It’s flying high alongside Stormzy and Taylor Swift to be the biggest song in Britain.
This week an unstoppable force meets an immovable object. But we’re not talking about Game of Thrones and the Battle for Winterfell — it’s the biggest chart battle of the year so far!
In one corner, there’s the invader from beyond the wall — that seemingly unconquerable pop force, self-professed ice queen, and occasional zombie: Taylor Swift.
Then there’s the homegrown hero — the man of the people who rails against the political establishment, who allied with the Lannisters long before Ed Sheeran had his eyelids burnt off, and the grime pioneer who once, sort of, rapped about dragons: Stormzy.
But there’s another force of nature vying for the UK No. 1 this Friday. It’s a single aiming to raise awareness about wildlife conservation — and to quote Varys from the show we will definitely stop referring to from now on: “Little birds are everywhere [at the top of the charts].”
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The Royal Society for the Protection of Birds (RSPB), a conservation charity, released the two-minute track — composed entirely of birdsong — to raise awareness for Britain’s declining bird numbers.
It’s called “Let Nature Sing”, and it features 25 endangered bird species ranging from robins to woodpeckers singing for their lives in a rousing chorus of twittering and tweeting.
RSPB hopes the single will rise to the top of the charts in time for International Dawn Chorus Day on May 5, directly competing with Swift’s ode to individualism and Stormzy’s fiery comeback. And right now it’s on the verge of the top 10.
Britain has lost 40 million birds in the last 50 years, according to RSPB, and 56% of wildlife species in the UK are currently in decline. There are 67 species on its “red list”, meaning that the species is under threat globally.
But most people aren’t aware of the scale of the issue. The BBC reports that YouGov found just 15% of British people believed that local nature was really in crisis — in contrast to over a quarter who thought nature was doing alright.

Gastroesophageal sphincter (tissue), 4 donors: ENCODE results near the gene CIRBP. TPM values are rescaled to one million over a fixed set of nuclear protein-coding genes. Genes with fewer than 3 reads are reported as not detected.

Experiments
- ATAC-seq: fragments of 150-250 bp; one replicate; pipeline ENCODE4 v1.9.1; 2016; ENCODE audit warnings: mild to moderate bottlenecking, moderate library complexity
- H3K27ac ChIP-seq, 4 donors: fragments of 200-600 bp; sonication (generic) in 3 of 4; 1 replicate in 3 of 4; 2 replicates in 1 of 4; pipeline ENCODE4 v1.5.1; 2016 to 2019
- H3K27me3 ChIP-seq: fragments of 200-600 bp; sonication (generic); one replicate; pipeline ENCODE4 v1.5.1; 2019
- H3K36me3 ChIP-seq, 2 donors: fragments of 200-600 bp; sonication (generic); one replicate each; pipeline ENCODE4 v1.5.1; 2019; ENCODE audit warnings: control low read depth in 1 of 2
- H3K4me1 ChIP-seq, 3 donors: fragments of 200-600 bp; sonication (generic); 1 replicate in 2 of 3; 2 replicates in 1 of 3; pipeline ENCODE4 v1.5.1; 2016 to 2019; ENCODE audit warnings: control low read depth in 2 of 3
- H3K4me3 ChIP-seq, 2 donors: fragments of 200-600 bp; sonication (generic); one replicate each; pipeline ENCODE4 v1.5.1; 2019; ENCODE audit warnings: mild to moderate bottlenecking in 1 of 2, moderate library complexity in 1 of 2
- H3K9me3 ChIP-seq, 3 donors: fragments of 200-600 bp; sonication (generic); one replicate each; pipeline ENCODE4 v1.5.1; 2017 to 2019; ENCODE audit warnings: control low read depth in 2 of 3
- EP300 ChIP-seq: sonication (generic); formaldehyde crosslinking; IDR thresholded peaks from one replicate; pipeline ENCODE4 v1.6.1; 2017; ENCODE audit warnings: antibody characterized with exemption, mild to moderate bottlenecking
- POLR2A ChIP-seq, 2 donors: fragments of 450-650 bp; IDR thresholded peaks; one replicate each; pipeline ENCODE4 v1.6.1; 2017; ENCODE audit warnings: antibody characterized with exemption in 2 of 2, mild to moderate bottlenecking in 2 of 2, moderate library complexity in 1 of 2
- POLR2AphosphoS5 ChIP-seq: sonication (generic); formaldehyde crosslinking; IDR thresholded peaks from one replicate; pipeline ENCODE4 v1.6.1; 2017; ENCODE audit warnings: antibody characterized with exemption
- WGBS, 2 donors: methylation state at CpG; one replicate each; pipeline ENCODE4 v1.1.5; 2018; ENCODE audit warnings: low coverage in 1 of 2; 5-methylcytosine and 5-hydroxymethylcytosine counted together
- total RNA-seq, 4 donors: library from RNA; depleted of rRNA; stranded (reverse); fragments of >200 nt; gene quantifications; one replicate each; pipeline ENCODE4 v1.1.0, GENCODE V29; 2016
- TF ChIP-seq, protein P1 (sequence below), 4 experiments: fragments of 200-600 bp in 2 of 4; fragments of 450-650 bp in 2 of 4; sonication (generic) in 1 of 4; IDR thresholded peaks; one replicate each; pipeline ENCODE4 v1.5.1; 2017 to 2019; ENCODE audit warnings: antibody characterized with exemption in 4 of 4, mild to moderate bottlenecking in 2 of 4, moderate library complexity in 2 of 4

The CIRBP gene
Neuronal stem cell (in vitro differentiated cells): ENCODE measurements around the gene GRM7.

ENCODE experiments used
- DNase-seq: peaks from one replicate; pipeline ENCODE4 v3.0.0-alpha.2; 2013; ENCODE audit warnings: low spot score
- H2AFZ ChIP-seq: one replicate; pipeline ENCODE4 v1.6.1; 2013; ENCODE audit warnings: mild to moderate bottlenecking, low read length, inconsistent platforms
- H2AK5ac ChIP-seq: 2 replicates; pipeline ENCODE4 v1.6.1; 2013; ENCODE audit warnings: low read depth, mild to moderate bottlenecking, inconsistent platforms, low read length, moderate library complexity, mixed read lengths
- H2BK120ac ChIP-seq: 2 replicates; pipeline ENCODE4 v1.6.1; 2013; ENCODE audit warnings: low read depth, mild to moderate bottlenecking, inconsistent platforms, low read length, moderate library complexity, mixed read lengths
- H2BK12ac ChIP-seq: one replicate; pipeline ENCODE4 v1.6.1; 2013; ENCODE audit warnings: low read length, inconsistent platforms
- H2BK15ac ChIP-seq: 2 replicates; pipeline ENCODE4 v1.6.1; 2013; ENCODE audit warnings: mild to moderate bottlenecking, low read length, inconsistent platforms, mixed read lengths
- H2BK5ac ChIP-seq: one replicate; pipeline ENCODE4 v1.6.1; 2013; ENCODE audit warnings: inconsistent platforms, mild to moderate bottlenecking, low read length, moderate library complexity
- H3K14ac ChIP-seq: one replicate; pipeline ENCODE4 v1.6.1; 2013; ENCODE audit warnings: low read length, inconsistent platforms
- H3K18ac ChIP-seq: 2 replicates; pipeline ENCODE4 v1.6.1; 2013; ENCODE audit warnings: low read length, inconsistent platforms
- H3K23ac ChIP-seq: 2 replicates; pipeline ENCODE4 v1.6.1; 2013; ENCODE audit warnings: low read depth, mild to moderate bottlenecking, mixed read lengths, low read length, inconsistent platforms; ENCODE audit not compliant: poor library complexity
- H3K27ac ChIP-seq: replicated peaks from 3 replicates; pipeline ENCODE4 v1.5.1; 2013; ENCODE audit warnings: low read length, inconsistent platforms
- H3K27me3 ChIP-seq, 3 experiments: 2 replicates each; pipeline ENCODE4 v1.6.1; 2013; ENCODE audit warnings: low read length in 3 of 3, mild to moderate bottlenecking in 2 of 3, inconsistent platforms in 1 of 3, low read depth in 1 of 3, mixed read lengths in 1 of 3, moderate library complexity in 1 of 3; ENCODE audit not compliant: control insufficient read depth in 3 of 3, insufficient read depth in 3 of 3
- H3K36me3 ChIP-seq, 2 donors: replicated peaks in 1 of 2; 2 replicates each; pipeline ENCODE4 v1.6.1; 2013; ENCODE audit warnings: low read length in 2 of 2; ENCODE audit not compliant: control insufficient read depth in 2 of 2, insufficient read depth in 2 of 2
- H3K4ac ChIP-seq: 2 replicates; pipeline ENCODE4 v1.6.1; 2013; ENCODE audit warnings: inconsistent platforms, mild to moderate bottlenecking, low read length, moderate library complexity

However, the study discovered that 88% of people feel like we have a shared responsibility to protect the environment, while nearly two-thirds wanted stronger laws to do the job.
“Birdsong is an example of one of the beautiful things we might lose,” Gareth Brede, senior media officer at RSPB, told Global Citizen. “You may not be able to recognise which bird is singing, but it is relaxing and peaceful — it should be the soundtrack to our lives. [That’s why] we have brought together the calls of 25 birds, several of which are on the road to extinction, and released it into the UK music charts.
“We need to change this,” he added. “We need more people talking about what is happening to our wildlife and what this means for future generations.”
But the truth isn’t quite getting through to the young people who may very well decide the chart battle. The survey found that among 505 13- to 17-year-olds, 1 in 3 didn’t know the UK had lost 40 million birds — although over a third also said they wanted to help after finding out. For them, the RSPB has an important message.
“There is still time to save our birdsong if we want to see a future where nature and wildlife is thriving again in the UK,” Brede told Global Citizen. “By talking about the issue [and] showing you are concerned, it becomes harder for politicians to ignore the problem and put off finding the answers.”
While 1 in 5 animals in the UK are at risk from extinction in less than 10 years, humanity has reportedly already destroyed 83% of all wild mammalsworldwide, with the majority remaining existing as livestock for human consumption.
But all around the world, people are waking up — and rising up — to fight for our wildlife, our environment, and our planet.
Greta Thunberg, the 16-year-old climate activist nominated for a Nobel Peace Prize, has already sparked a movement of millions skipping school to protest inaction on climate change. And for her, wildlife is an important part of that fight.
In a speech to the European Parliament in April, Thunberg appeared on the verge of tears as she spoke out against the impending sixth mass extinction.
“The extinction rate is up to six times faster than what is considered normal, with up to 200 species becoming extinct every single day,” Thunberg said. “Erosion of fertile topsoil, deforestation of the rainforest, toxic air pollution, loss of insects and wildlife, acidification of our oceans — these are all disastrous trends.”
It’s a struggle that’s also been reimagined through music — with Lil Dicky’s star studded, occasionally raunchy, environmentally friendly charity song “Earth” breaking into the Billboard Top 100 on Monday. It features an Avengers-esque assembly of stars like Ariana Grande, Justin Bieber, Ed Sheeran, Miley Cyrus, Snoop Dogg, John Legend, and more all playing different jungle animals — and Kevin Hart, irreverently, playing cartoon Kanye West.
Anyway. We’ll be flying with the ravens, three-eyed or otherwise, and streaming “Let Nature Sing” all the way to No. 1 in the UK. Listen below — and check out the sweet range of album art parodies RSPB have launched alongside the campaign.
thank u, wren.
Confidence is a preference for the habitual voyeur of what is known as (peregrine)
Wagtail, wagtaill for the land, turn forever hand in hand.
Coot in a landslide.
You still reading? Do us a favour and just pull any old lyric from “Songbird.”
All images courtesy of the Royal Society for the Protection of Birds.